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Benchmark Home Prices in Toronto Catching Up to Vancouver as Gap Narrows Dramatically

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There was a time when the significant gap between Vancouver and Toronto home prices made the latter a more attractive city to call home — despite the lure of BC’s postcard-worthy mountains. 

Now, however, Toronto is quickly catching up to the notoriously unaffordable Vancouver, as the price gap between the two cities dramatically narrows — at least, according to some stats.

Last week, Ben Rabidoux, founder of Edge Realty Analytics Ltd, took to Twitter to highlight the dwindling price gap between Toronto and Vancouver. 

“Benchmark house prices in Vancouver were $300,000 higher than in Toronto back in 2018. Today that spread is less than $20,000,” he tweeted. 

It should be noted that the benchmark property in Toronto is a three-bedroom property, whereas the benchmark property in Vancouver is a two-bedroom. This makes drawing comparisons tricky, says Jason Mercer, chief market analyst at the Toronto Regional Real Estate Board (TRREB). “It’s important to recognize difference in the composition of the benchmark,” he says. 

Nonetheless, the reality remains that Toronto’s home prices are quickly catching up to those in Vancouver, soaring to sky-high, increasingly unattainable heights. And they’re only increasing (not that any would-be first-time homebuyers need the reminder).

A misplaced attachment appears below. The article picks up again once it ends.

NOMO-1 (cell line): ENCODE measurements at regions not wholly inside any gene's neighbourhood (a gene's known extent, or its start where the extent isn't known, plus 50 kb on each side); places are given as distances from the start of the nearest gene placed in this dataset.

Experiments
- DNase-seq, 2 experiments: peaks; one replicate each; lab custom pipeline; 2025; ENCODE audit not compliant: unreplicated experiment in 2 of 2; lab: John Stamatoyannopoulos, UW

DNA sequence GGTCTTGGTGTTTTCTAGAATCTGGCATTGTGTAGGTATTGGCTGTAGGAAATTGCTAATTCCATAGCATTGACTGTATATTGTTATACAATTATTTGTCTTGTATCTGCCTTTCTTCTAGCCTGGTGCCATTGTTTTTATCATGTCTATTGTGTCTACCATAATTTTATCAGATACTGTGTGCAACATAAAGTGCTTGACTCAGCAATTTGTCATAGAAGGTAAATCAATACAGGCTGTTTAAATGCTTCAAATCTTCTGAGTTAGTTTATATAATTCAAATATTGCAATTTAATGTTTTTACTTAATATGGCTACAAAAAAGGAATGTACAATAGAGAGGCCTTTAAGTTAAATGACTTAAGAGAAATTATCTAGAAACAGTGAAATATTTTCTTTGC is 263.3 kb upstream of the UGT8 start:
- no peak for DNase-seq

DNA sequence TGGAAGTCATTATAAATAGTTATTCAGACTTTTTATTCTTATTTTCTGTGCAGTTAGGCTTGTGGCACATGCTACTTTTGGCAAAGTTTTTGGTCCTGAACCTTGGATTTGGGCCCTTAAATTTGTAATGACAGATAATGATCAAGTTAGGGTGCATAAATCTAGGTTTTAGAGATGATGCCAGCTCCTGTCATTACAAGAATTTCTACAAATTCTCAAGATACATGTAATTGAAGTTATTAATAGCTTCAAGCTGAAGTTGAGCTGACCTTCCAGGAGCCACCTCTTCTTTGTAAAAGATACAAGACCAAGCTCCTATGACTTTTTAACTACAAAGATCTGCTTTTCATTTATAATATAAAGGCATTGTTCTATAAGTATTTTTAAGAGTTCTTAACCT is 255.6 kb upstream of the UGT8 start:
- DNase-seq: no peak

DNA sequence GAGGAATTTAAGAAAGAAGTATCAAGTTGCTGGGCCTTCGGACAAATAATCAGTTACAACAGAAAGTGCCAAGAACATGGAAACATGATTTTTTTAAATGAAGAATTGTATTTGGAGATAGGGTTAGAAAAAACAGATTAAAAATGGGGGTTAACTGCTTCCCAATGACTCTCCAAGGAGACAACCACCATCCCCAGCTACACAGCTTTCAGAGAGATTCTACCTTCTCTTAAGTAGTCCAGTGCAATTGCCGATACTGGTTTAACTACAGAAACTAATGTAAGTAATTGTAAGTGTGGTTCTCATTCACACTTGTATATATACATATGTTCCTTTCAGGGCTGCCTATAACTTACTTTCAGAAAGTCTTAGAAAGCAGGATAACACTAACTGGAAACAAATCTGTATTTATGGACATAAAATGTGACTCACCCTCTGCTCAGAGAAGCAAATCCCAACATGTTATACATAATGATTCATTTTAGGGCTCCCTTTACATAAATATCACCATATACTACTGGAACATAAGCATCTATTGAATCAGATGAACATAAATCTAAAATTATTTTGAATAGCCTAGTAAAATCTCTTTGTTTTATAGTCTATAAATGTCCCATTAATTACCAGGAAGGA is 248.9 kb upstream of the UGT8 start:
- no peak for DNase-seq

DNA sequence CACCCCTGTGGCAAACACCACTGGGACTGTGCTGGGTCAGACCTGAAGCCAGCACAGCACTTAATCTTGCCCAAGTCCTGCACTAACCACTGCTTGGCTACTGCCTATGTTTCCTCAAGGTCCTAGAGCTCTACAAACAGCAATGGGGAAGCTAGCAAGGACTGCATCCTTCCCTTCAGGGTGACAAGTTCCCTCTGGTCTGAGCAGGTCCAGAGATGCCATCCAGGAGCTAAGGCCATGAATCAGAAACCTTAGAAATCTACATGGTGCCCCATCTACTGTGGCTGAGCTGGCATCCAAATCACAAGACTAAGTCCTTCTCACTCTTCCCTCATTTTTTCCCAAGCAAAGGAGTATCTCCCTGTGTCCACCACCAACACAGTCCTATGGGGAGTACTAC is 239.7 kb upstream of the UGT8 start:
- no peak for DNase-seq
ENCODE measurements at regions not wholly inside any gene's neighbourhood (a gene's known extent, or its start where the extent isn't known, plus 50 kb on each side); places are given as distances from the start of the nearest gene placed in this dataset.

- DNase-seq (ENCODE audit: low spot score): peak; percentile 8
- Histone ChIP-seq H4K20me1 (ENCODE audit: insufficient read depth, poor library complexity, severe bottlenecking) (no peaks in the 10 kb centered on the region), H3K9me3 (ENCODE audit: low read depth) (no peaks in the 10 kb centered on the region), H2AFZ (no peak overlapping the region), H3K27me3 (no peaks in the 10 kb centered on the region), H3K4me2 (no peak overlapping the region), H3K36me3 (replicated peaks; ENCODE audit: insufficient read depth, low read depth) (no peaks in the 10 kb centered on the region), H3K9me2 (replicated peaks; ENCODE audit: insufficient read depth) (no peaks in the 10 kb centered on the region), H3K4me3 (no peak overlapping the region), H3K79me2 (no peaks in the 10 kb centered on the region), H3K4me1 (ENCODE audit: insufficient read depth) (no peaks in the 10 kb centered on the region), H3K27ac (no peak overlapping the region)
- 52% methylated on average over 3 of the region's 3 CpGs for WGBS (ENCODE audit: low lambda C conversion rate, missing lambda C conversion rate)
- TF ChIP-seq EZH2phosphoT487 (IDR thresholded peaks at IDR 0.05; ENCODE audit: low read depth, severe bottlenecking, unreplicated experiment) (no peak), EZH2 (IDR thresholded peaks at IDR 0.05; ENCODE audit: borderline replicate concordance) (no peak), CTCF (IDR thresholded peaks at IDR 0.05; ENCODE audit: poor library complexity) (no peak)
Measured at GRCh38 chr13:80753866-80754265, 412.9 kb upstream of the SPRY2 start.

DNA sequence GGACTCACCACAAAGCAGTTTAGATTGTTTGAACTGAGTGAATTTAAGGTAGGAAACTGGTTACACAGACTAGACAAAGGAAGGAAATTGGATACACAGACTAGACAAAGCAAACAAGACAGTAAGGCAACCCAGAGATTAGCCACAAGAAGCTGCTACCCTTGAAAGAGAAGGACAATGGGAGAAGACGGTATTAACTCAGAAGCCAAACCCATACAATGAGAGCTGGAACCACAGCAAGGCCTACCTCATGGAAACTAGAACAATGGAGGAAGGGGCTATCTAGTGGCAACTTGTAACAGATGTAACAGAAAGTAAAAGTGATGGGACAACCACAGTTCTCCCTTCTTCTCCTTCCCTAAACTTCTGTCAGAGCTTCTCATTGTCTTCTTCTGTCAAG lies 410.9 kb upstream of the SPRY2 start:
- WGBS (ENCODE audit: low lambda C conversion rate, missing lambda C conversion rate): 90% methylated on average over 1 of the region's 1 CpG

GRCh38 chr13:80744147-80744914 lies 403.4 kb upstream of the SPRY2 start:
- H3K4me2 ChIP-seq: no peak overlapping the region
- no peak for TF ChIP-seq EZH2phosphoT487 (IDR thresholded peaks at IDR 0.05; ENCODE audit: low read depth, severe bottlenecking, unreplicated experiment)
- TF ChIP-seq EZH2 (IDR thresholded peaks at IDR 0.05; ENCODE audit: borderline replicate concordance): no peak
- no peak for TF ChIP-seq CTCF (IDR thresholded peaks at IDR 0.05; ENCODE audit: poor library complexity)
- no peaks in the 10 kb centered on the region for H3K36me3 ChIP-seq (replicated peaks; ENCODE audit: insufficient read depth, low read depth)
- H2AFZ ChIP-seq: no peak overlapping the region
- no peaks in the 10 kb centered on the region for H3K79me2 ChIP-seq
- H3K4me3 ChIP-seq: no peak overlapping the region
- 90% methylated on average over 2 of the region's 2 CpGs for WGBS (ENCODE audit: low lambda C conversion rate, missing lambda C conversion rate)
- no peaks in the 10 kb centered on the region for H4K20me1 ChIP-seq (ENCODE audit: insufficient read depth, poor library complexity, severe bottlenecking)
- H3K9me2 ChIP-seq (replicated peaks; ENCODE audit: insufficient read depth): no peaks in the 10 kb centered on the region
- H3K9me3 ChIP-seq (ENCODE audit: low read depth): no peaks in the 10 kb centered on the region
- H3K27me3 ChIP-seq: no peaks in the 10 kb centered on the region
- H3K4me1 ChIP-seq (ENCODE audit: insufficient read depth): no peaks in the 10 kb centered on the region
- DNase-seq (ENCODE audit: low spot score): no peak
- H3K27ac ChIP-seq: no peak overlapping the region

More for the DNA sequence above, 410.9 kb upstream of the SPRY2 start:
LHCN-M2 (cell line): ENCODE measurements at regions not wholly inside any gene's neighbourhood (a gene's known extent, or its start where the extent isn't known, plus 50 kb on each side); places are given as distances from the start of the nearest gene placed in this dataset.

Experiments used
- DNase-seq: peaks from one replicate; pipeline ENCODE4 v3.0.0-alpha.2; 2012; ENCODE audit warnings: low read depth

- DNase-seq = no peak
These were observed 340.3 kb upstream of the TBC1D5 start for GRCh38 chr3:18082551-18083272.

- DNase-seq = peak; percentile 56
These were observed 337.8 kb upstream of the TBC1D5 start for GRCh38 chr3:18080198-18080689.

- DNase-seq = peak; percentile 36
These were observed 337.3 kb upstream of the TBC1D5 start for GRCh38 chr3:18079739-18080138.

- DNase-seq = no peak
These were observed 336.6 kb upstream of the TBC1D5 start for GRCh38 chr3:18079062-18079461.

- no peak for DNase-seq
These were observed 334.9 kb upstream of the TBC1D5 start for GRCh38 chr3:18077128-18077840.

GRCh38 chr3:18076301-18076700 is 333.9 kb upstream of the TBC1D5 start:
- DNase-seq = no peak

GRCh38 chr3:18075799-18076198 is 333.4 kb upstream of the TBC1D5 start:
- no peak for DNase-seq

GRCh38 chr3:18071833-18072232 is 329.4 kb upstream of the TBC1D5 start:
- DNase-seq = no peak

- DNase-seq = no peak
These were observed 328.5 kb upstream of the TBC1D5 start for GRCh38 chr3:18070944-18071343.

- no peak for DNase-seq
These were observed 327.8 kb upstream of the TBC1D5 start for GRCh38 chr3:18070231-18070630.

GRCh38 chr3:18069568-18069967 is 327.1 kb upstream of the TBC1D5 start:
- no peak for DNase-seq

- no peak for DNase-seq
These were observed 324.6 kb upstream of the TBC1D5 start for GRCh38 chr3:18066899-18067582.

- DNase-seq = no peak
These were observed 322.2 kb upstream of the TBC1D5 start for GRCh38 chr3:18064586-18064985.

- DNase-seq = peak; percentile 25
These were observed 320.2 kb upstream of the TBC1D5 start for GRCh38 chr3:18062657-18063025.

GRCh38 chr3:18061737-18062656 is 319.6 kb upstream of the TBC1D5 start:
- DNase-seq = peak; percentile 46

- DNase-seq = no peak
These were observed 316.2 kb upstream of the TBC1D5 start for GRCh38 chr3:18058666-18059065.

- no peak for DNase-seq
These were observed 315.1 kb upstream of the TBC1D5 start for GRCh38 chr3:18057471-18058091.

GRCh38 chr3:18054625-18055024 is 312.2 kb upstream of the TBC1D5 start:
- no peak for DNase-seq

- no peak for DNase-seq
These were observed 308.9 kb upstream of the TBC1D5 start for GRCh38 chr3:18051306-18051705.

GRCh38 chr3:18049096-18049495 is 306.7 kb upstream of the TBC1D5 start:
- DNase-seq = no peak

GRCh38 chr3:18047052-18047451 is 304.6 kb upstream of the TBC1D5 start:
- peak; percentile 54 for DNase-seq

According to TRREB, Toronto real estate had its biggest year on record in 2021. A total of 121,712 sales were reported through its MLS® System in 2021 — up a drastic 28% from 2020’s already red-hot market, and 7.7% over the previous record high set in 2016.

home prices
Aerial view of Toronto city

“In Toronto, the soaring prices come down to the fact that there’s very little inventory on the market. At the end of December, we only had 3200 active listings available, which is a record low,” says Mercer. “But we are also seeing record levels of demand and transactions in 2021, so there is intense competition between buyers in a lot of neighbourhoods throughout Toronto and in the surrounding Greater Toronto Area. These are key factors in the acceleration of price growth.” 

Without any relief on the supply front, Mercer says there is distinct possibility that we will continue to see increasing price growth throughout the GTA.

READ: The $2 Million Dollar Home? Average Prices in Vancouver Set to Jump in 2022

Toronto’s incredibly tight market led home prices to climb to new heights as of late, jumping a further 17.8% over 2020’s record ($929,636) to reach an average sale price of $1,095,475 in 2021. To close out the year, the average selling price was up by 24.2% annually to $1,157,849 in December. This follows a dramatic November, when Toronto home prices surged to an all-time high of $1,163,323.  

That’s not to say Vancouver’s home prices have been stagnant or slow-moving — far from it, especially once the pandemic made the picture-perfect west coast city an attractive new home to an influx of new remote workers. Like Toronto, Vancouver also smashed sales records in 2021.

Vancouver home prices
False Creek/Shutterstock

According to the Real Estate Board of Greater Vancouver (REBGV), the 43,999 homes sold in Greater Vancouver 2021 marked an increase of 42.2% compared to 2020 and of 73.6% from 2019. The 2021 home sales also broke 2015’s all-time sales record of 42,326. By the end of 2021, the benchmark price for all home sales in Metro Vancouver was $1,230,200, which is a 17.3% increase from December 2020. 

Vancouver realtor and housing analyst Steve Saretsky says we can expect Vancouver’s market to continue to push higher due to current supply constraints.